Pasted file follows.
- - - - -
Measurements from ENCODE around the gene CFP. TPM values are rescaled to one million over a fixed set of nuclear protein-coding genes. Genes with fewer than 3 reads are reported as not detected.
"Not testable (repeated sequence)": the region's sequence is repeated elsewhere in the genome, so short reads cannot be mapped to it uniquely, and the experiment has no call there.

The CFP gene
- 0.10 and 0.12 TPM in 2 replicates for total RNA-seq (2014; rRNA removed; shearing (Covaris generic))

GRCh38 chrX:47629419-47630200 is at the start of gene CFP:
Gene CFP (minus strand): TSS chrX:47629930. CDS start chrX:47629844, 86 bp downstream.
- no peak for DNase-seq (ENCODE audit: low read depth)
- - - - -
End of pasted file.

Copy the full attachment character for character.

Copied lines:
Measurements from ENCODE around the gene CFP. TPM values are rescaled to one million over a fixed set of nuclear protein-coding genes. Genes with fewer than 3 reads are reported as not detected.
"Not testable (repeated sequence)": the region's sequence is repeated elsewhere in the genome, so short reads cannot be mapped to it uniquely, and the experiment has no call there.

The CFP gene
- 0.10 and 0.12 TPM in 2 replicates for total RNA-seq (2014; rRNA removed; shearing (Covaris generic))

GRCh38 chrX:47629419-47630200 is at the start of gene CFP:
Gene CFP (minus strand): TSS chrX:47629930. CDS start chrX:47629844, 86 bp downstream.
- no peak for DNase-seq (ENCODE audit: low read depth)